Anonymous said...

I am no expert, but feel that more detailed definitions of Flip and Lutz may be needed.

When skaters flutz, many of them are on the outside edge at first and then roll onto the deep inside edge at the take-off. But you are not supposed to have this change of edge when doing a Flip. Some skaters do use the above technique when jumping the Flip: rolling from the outside to the inside edge. When I see this, I feel "Oh, his/her flip looks like a Flutz."

There are also skaters whose Lutz looks like a Lip: they are on the shallow outside edge, but the entry and the entire body seem to be on a straight line, rather than using the deep counter-rotation. I see such "Lutz" in skaters who corrected their flutzes and feel "Oh, his/her Lutz looks like a Lip". I've seen a skater with this technique called for a Flutz.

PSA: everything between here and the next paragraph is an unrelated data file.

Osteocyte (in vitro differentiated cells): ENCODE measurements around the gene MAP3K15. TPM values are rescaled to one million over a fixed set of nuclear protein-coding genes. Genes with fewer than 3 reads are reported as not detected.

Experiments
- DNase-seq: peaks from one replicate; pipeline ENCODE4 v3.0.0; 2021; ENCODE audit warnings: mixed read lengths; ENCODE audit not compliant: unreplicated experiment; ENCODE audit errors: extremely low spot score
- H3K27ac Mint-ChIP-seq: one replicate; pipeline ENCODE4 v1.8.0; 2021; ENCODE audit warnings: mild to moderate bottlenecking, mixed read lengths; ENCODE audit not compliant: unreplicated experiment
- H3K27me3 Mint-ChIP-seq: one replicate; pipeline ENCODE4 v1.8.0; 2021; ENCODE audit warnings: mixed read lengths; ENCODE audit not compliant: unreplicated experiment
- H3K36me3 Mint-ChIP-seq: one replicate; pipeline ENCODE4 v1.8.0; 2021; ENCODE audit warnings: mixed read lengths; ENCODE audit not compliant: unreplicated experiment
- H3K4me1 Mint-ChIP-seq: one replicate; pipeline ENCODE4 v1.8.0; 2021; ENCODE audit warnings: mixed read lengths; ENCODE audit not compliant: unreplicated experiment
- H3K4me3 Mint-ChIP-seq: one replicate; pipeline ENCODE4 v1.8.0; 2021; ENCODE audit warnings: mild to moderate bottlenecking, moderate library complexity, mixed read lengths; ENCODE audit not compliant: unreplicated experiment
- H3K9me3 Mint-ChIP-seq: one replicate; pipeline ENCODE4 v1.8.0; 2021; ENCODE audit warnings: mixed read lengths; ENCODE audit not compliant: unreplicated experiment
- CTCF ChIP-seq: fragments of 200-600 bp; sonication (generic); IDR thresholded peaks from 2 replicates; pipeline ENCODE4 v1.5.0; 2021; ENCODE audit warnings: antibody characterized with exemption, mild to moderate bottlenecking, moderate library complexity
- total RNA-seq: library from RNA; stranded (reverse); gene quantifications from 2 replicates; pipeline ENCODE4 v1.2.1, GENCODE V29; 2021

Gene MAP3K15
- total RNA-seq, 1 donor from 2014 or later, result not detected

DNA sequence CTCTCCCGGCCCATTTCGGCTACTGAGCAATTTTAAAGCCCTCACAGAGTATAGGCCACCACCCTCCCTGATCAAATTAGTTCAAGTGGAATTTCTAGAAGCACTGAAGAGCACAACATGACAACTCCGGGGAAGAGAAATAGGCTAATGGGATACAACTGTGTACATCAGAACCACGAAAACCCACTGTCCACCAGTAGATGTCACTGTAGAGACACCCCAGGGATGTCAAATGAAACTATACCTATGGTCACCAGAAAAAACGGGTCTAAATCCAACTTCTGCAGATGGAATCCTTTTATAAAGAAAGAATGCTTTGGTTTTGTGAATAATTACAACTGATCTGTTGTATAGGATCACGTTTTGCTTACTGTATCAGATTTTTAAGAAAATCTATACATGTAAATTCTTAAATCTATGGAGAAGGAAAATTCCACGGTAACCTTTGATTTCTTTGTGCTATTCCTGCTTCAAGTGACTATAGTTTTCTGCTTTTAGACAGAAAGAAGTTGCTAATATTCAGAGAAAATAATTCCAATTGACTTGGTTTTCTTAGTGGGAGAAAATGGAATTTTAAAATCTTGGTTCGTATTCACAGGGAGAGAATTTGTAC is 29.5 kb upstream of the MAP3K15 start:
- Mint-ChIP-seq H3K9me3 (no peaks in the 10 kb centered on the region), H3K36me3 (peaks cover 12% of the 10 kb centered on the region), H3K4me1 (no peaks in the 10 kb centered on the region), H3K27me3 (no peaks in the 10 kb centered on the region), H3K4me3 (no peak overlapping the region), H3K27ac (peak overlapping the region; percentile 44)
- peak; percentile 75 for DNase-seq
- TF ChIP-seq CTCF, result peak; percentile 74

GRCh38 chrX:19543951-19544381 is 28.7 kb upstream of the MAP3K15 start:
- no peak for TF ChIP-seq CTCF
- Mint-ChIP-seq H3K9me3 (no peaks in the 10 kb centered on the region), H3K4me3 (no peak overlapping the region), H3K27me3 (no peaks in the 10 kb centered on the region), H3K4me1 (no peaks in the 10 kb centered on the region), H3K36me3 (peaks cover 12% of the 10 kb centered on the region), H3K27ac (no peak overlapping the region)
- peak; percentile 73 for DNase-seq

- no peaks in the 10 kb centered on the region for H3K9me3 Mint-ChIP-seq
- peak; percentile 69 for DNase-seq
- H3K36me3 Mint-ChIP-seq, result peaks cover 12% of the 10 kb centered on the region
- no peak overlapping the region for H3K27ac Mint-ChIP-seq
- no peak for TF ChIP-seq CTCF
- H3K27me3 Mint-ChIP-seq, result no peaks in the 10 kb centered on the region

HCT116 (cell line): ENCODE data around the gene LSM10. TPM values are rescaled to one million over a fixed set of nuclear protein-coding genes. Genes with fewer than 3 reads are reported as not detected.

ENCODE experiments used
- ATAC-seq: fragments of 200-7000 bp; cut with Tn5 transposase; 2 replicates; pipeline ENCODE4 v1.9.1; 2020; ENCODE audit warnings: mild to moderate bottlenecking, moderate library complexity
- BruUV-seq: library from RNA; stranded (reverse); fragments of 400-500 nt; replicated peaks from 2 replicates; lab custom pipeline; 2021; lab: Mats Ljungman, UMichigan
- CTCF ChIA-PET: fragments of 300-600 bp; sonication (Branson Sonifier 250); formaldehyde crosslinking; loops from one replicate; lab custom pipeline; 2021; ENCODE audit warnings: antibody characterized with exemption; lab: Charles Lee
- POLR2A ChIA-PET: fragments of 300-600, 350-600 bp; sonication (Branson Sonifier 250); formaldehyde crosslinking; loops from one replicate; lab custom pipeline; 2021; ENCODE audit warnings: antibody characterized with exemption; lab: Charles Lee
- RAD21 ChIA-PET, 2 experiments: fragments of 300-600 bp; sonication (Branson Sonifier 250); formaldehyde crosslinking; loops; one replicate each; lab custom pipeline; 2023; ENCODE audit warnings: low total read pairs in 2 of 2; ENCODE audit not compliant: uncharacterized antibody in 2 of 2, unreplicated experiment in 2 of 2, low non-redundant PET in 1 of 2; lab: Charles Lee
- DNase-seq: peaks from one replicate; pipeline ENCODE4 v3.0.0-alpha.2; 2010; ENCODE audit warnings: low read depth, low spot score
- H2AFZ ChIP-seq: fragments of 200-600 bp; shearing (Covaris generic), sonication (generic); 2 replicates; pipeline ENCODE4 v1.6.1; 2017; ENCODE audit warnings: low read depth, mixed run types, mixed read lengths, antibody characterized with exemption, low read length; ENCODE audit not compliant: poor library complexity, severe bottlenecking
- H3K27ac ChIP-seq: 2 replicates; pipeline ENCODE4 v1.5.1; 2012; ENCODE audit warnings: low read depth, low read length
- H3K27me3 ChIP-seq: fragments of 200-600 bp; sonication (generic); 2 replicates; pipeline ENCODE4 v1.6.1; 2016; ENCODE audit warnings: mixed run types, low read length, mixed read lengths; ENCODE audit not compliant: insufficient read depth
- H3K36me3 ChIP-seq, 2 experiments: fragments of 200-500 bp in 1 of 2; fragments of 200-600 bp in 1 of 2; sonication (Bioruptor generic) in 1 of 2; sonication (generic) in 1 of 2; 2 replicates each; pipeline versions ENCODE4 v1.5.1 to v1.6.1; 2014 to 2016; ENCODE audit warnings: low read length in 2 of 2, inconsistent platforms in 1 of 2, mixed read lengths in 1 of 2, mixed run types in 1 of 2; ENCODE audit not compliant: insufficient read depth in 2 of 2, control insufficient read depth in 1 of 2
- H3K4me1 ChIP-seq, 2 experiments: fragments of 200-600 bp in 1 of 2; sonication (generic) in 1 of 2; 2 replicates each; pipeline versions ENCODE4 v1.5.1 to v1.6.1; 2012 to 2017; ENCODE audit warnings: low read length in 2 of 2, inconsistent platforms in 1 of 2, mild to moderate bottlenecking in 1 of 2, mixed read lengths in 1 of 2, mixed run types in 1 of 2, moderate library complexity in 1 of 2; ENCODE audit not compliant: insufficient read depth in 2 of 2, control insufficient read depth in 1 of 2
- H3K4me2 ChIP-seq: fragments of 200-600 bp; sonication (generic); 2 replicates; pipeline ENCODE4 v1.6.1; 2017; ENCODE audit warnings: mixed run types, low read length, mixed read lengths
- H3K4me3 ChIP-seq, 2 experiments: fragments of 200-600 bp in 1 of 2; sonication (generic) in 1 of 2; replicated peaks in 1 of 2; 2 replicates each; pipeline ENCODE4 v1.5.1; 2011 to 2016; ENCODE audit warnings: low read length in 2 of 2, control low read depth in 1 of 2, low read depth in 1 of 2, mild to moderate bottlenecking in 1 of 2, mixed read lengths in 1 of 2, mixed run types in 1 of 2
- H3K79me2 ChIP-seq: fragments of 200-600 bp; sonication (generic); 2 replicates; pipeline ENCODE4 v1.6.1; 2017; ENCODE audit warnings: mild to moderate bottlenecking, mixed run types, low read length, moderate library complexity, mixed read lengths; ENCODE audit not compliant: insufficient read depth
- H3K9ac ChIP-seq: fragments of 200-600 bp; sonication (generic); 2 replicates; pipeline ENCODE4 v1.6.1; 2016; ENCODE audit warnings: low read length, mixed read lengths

Trevor Laak said...

I agree with you Tony! The definition of the jump needs to simply be what edge the skate blade came off the ice with. The entry steps or edges a skater uses or their "intention" should be completely irrelevant. If the blade comes off the ice from an inside edge it's a flip. If it comes off the ice from an outside edge it's a lutz. Slow motion video makes it pretty obvious in most cases for those that cannot see it in real time.

The technique or mechanics of flip and lutz are actually quite different. Flips tend to have a relatively large distance between the feet while lutzes have the feet extremely close together as they pass.

Your suggestion to "call what actually happens" is so obvious that it must be puzzling to many why the judging system is not implemented that way. Simply put, very few coaches in the entire world seem to have the knowledge to understand the mechanics of a proper lutz or the skill to consistently teach correct flips and lutzes. Every skater and coach in the world can see exactly how to consistently prevent flutzes by viewing the presentation by Nick Perna at iCoachSkating.com. Few seem to know these methods. And many that do are unwilling to put in the time and effort to implement them correctly.

Thanks for your post. I couldn't agree more.